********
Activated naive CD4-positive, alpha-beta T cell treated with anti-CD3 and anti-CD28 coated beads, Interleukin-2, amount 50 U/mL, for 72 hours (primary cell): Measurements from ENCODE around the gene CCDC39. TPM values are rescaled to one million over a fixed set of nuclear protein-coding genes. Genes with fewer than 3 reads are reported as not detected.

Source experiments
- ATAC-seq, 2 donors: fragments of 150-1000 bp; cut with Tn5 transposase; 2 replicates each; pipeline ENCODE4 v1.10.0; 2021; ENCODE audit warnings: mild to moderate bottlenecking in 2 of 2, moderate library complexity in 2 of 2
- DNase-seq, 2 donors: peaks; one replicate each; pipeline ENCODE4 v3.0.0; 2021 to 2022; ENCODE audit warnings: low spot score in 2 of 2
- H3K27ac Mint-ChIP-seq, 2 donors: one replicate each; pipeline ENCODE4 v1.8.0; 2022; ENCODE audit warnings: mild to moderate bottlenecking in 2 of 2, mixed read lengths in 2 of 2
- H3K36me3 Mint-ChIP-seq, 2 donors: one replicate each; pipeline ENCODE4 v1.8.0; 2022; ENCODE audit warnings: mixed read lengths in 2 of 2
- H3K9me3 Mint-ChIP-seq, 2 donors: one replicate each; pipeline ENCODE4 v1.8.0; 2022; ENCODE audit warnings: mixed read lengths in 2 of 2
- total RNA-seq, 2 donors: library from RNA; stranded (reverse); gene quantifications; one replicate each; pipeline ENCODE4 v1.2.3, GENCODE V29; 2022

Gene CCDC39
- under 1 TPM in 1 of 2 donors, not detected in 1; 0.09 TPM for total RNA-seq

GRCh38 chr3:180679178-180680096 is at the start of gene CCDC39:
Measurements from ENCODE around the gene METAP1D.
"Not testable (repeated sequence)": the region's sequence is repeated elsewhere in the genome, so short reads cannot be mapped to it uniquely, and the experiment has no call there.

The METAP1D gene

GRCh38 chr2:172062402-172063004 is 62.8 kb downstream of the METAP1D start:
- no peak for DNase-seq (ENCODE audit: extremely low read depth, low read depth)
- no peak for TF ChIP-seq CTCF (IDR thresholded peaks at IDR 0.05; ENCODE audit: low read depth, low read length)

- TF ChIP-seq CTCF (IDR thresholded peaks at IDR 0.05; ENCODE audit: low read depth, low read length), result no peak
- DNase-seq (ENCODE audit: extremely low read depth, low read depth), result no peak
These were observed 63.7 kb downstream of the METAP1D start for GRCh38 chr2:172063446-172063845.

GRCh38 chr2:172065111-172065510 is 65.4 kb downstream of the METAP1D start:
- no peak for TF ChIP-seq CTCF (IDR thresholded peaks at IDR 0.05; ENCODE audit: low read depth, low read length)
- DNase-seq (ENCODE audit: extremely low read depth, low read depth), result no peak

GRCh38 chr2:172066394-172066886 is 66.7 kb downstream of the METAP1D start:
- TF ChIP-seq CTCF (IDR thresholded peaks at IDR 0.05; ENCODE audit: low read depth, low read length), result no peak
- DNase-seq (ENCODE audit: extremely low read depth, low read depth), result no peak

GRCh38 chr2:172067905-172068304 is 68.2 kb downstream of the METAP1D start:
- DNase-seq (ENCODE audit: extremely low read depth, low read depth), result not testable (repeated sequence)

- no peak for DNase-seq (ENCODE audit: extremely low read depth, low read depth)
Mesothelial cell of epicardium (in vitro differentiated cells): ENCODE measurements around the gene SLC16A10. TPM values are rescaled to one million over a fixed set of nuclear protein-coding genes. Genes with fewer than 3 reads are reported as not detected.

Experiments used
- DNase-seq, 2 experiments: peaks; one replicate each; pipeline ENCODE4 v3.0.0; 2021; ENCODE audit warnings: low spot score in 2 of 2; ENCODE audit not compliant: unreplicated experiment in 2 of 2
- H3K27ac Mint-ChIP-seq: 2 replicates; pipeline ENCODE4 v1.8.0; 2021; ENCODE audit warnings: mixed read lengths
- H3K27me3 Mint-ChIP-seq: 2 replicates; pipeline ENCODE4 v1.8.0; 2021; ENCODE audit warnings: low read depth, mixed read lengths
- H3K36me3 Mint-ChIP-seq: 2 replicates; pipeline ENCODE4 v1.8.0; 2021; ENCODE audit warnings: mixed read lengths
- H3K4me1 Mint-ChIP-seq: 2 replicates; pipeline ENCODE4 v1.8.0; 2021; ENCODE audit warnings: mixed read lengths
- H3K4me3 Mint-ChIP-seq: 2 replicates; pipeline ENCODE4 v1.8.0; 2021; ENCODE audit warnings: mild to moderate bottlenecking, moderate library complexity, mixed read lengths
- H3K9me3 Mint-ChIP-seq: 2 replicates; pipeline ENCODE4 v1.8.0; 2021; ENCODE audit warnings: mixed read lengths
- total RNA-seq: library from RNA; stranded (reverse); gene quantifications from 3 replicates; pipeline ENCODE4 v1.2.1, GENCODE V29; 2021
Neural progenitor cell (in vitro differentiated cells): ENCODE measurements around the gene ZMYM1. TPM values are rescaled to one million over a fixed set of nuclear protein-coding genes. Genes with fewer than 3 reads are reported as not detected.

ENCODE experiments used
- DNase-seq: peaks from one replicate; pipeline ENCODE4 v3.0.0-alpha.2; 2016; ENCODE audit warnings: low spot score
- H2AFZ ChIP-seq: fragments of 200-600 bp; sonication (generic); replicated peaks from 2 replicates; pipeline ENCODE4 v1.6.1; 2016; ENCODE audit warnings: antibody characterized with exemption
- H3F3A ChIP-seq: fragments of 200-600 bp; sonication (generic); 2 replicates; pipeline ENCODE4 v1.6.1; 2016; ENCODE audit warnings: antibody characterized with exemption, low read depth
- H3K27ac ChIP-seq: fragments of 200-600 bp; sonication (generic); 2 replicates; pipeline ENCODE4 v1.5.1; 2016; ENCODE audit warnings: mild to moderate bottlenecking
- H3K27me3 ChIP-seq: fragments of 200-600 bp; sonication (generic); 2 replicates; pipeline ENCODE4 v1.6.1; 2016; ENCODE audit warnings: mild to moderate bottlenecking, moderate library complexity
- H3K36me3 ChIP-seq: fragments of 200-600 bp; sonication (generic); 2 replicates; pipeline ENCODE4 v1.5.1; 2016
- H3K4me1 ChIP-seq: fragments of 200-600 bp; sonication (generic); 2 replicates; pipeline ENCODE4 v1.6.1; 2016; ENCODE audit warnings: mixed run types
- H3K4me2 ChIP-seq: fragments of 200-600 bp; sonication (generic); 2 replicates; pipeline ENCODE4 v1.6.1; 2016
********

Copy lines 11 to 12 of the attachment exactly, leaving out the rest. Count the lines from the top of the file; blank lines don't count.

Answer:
GRCh38 chr3:180679178-180680096 is at the start of gene CCDC39:
Measurements from ENCODE around the gene METAP1D.